“Wherever the bishop appears, let the people be there, just as wherever Jesus Christ is, there is the Catholic Church.”[Epistle to the Smyrneans 8:2.]. This is the first recorded use of the phrase “Catholic Church,” but its usage almost certainly precedes Ignatius’s letter. He assumed his readers would be familiar with the term, and he uses it in an off-handed manner, suggesting he was not coining a new term, but picking up one already in use.

Protestants often see such early references as teaching nothing more than that there is a “universal church” that is not necessarily identified with any particular body of believers. While this could be claimed for Ignatius’s reference, it cannot be true for all early references. The term “Catholic” very quickly became a designation for a particular body of Christians.

One Protestant author who is honest about this is the renowned early-Church historian J. N. D. Kelly, who has written, “As regards Catholic,' its original meaning wasuniversal’ or `general’ … As applied to the Church, its primary significance was to underline its universality as opposed to the local character of the individual congregations. Very quickly, however, in the latter half of the second century at latest, we find it conveying the suggestion that the Catholic is the true Church as distinct from heretical congregations. . . . What these early Fathers were envisaging was almost always the empirical, visible society; they had little or no inkling of the distinction which was later to become important between a visible and an invisible Church” (J. N. D. Kelly, Early Christian Doctrines, 5th ed. [San Francisco: Harper, 1978], 190f).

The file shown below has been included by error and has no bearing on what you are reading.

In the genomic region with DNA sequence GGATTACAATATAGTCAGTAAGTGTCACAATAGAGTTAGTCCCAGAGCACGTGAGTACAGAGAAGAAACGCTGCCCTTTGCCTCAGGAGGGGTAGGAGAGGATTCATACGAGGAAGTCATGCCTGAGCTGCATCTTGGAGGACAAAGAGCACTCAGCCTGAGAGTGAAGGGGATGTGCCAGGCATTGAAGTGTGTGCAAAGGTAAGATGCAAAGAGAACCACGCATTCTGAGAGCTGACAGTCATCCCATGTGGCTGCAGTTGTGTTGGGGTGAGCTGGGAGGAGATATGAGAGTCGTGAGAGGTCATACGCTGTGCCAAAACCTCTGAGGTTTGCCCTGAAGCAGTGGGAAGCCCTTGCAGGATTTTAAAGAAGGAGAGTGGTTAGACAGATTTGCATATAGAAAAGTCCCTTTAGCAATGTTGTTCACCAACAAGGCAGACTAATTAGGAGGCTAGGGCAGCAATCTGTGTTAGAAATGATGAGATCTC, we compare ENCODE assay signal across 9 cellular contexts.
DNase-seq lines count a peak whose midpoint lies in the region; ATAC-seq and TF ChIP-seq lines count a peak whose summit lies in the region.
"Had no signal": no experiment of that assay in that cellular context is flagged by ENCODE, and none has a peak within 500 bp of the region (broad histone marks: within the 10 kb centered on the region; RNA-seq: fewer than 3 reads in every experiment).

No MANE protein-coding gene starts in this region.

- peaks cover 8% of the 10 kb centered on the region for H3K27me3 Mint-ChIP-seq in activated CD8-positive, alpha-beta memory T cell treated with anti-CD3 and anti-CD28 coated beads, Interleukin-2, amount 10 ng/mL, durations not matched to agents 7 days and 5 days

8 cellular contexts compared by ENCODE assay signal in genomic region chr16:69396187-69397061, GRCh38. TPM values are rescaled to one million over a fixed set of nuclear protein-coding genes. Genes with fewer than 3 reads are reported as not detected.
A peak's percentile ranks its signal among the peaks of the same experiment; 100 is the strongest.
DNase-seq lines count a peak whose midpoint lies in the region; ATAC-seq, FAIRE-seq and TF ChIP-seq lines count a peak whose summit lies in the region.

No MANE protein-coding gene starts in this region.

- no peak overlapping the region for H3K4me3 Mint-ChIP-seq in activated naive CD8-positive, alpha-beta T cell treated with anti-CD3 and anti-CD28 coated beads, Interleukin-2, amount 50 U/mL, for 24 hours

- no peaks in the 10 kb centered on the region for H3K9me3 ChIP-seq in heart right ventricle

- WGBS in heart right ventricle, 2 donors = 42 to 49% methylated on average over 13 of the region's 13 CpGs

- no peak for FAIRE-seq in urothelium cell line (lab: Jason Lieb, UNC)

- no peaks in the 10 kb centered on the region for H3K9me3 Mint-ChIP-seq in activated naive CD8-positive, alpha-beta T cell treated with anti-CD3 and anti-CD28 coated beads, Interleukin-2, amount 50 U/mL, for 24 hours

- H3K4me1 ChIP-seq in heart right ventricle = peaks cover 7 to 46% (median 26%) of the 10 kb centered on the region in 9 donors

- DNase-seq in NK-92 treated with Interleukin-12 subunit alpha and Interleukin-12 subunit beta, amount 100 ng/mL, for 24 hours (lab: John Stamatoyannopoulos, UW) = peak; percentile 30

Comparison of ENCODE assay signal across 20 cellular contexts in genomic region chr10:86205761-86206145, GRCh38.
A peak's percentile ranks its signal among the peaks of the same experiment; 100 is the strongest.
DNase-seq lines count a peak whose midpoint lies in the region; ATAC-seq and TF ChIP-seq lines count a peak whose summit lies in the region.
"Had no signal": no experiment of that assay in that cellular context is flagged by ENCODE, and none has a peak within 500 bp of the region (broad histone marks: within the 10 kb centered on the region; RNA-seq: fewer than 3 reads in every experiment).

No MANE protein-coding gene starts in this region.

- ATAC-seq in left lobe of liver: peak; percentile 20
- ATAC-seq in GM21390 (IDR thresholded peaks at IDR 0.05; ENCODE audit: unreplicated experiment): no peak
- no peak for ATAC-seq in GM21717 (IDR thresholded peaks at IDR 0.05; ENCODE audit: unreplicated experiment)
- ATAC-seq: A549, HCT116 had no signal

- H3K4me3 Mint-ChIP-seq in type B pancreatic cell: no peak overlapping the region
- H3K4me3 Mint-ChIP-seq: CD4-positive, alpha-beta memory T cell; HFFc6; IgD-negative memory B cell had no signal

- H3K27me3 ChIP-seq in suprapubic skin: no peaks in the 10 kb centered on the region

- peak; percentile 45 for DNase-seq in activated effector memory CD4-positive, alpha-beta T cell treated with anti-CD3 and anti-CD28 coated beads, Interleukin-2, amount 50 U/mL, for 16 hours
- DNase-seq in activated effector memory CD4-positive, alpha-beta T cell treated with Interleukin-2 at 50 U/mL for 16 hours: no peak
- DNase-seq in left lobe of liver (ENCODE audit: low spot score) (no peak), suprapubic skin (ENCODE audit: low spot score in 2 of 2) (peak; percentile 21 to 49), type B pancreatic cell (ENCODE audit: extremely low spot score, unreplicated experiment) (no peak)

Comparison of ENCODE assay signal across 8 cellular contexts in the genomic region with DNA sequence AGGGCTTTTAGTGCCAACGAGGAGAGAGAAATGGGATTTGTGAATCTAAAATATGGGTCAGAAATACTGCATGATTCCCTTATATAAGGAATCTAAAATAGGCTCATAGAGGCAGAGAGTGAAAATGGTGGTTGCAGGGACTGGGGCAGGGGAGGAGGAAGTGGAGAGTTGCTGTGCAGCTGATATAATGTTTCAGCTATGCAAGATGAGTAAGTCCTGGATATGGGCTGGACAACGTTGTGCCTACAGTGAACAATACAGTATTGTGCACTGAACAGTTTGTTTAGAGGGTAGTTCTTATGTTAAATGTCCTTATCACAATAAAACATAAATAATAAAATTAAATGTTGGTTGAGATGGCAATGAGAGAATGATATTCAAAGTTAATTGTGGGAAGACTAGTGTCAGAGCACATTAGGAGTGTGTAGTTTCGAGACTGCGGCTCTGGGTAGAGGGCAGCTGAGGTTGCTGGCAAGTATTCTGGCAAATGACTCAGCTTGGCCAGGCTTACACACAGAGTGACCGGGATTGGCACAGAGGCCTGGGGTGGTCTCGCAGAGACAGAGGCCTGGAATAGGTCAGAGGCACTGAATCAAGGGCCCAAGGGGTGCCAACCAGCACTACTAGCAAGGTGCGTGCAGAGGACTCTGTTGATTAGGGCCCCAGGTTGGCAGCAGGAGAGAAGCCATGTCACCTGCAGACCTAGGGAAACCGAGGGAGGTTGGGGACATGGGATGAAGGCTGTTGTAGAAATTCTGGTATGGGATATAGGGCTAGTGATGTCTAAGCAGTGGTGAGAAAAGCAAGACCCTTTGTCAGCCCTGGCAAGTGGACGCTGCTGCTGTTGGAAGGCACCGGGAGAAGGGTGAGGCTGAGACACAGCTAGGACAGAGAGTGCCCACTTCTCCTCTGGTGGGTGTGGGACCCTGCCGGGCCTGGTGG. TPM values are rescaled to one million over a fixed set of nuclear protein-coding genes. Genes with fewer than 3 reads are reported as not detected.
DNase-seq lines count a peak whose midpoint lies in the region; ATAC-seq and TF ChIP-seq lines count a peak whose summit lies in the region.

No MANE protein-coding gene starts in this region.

The attempt by non-Catholics to claim “catholic” for themselves is not new. Heretics and schismatics in the fourth century tried to claim the term, yet their attempts proved unsuccessful. In 397 Augustine pointed this out using an illustration from everyday life. "[T]he very name of Catholic . . . belongs to this Church alone . . . so much so that, although all heretics want to be called catholic,' when a stranger inquires where the Catholic Church meets, none of the heretics would dare to point out his own basilica or house" (*Against the Letter of Mani CalledThe Foundation’* 4:5).

from the article, “Catholic” by James Akin

Hope this helps. :tiphat:


#9

There are many situations that arise which aren’t explicitly covered by scripture. For instance we’ve got to respond to things like the discovery of new continents, the problems that arise when the Church becomes a centre of power and wealth, new scientific theories like evolution, unprecedented social movements like Marxism.
In practise I think Sola Scriptura can only be a denial of the Church’s authority to teach in response to these sorts of events. If it is all in Scripture but only the Pope can interpret it correctly, then it might as well all be in the Pope’s head, and Sola Scriptura is juat a meaningless theory. However if it is all in Scripture and the Pope is not the sole intepreter, then anyone can buy a copy of the Bible and set himself up as an alternative source of authority. Which in practise they do.


#10

I didn’t vote in the poll as I’m not certain if the definition is correct. It certainly seems to convey what the doctrine means, but I’m curious… was it Luther who first defined sola scriptura formally? Or one of the other reformers? Does anyone know if there’s a formal reformation definition of the doctrine? Does anyone know who defined it? Or by what authority they proposed to define it?


#11

Still, the Bible alone is ‘not sufficient’ as a rule of faith. If it were, the Protestant
movement would not be a myriad of orthodox, heterodox, and evangelical
Churches which widely vary in key doctrines. Are such divisions the result of
the guiding movement of the Holy Spirit? And what served as the sole rule of
faith in the early Church of the first century before the scriptures were compiled
and put into writing, and finally canonized in the late fourth century? Jesus
commissioned his apostles to establish the one, holy, apostolic, and universal
Church which he founded, not to write the Bible. Sacred Scriptures are
necessary, but not sufficient. Sacred Tradition and the Sacred Magisterium
of the Catholic Church are also necessary. It is through the infallible teaching